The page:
The Chairman: That is probably a matter for the Chair. A typographical error has clearly been made, and we shall endeavour to unravel it while debate on the amendments continues.

Mr. Grieve: I am grateful to the hon. Member for Wellingborough for having brought the matter to my attention. I confess that I had missed it. In my draft, the point at which I made the mark on the paper was in line 36, not line 37. In view of the nature of the amendment and the discussion that I am trying to stimulate, I hope that that will not prevent us from debating the principle, which is plainly enshrined in the first of the two amendments, No. 641.

I should be grateful for the Committee's and the Minister's view of how the provision will work. I am sure that the Minister will acknowledge that the merit of the old system was that the designated list could be discussed and scrutinised if lawyers, Members of Parliament or the House of Lords considered that circumstances were changing in a country, so that whereas previously its presence on the designated list was desirable, things were going wrong and it could not longer be relied on to operate a judicial and investigative system worthy of our respect, credence and enforcement.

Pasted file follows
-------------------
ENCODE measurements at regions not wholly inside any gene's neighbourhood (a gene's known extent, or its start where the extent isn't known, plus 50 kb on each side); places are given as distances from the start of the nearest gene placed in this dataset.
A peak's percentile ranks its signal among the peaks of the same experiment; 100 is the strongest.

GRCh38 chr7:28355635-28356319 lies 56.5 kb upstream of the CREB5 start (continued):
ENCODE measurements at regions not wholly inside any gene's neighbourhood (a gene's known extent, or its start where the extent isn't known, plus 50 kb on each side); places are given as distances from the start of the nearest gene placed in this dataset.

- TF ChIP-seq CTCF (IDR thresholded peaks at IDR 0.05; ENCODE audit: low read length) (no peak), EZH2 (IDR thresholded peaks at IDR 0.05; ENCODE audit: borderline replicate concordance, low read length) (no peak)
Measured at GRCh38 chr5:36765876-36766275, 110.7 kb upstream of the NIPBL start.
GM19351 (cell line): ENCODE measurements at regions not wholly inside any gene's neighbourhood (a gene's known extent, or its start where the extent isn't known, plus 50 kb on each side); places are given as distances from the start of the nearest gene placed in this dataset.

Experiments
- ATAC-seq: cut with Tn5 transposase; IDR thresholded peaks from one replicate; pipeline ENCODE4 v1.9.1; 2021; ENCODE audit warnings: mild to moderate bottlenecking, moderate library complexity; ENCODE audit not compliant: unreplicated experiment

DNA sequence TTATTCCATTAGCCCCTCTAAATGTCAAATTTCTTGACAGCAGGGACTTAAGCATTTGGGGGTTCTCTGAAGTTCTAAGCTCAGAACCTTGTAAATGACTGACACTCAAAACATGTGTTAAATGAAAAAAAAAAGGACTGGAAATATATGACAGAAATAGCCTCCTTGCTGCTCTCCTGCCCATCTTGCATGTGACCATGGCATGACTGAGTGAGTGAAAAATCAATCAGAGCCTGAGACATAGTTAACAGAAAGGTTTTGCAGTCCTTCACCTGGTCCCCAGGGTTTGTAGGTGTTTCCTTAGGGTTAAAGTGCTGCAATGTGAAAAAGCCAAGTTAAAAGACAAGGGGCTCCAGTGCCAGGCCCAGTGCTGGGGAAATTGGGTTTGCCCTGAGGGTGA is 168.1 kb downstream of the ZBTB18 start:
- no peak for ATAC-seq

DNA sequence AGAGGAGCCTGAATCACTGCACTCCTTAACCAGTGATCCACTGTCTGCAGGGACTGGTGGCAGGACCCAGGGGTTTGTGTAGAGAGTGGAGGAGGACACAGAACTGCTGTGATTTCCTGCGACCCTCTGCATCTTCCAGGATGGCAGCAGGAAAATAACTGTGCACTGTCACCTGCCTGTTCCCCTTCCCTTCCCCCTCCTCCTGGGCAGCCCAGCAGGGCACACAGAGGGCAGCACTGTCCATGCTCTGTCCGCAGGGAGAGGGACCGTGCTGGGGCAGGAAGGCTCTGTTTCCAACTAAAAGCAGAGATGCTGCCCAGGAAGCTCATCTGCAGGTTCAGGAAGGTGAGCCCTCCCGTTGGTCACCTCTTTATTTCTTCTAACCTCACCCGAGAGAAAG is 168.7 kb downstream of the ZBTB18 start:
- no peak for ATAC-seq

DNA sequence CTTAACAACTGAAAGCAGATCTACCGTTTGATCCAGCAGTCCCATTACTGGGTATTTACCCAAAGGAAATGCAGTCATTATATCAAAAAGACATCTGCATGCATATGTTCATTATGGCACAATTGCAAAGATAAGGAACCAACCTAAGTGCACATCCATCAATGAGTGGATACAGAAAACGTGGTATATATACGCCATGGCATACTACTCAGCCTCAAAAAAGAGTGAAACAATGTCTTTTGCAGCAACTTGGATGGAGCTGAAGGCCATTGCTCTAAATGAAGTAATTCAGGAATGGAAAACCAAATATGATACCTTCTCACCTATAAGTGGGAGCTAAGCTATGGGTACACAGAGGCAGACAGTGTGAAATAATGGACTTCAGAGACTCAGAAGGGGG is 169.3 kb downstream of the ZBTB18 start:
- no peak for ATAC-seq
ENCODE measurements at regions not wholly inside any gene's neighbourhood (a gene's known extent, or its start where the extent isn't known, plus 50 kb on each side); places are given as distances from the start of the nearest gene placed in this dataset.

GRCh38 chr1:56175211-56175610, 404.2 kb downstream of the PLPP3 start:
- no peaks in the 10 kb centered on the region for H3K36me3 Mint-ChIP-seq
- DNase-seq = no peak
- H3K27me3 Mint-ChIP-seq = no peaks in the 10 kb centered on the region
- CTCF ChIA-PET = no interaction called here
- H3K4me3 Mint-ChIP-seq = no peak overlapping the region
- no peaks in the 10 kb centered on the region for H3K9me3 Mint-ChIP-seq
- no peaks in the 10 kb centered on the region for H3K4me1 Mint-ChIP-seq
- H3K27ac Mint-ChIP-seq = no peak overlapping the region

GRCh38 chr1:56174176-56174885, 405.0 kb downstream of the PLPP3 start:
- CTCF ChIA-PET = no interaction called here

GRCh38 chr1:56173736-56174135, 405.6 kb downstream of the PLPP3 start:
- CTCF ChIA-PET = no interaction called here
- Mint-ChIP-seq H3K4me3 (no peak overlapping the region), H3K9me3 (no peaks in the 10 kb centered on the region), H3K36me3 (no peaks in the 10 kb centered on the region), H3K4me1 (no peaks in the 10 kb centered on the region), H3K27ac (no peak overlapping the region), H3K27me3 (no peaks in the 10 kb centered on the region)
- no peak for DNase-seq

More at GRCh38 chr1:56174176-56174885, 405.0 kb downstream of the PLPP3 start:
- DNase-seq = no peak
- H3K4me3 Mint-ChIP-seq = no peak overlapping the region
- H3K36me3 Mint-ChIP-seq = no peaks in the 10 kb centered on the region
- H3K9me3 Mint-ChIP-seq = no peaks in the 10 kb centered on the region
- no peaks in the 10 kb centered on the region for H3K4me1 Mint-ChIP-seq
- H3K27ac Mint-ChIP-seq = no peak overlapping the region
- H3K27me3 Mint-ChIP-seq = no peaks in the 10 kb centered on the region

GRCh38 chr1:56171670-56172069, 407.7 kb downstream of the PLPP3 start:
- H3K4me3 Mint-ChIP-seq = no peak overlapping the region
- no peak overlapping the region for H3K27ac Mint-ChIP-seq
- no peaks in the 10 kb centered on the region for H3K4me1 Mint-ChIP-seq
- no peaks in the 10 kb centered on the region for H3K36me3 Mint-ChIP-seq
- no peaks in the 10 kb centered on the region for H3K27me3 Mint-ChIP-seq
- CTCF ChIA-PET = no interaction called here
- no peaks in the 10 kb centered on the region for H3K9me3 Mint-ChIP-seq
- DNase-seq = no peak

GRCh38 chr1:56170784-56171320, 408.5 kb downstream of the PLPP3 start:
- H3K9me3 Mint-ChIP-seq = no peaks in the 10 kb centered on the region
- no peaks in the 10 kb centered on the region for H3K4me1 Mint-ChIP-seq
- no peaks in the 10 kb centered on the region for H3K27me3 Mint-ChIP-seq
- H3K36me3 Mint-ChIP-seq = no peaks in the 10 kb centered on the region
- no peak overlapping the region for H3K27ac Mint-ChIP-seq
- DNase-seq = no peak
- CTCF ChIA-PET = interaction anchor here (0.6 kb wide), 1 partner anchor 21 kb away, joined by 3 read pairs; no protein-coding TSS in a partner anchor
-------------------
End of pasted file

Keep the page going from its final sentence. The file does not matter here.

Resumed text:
Mr. Hawkins: What my hon. Friend the Member for Beaconsfield says about a designated list strikes me

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as important in the context of the Home Secretary's certification that the Bill is compatible with the Human Rights Act 1998. As my hon. Friend said, there could be countries that no Committee member would regard as having acceptable codes of law and criminal justice—or, in the terminology often used in human rights law, acceptable norms and standards of justice.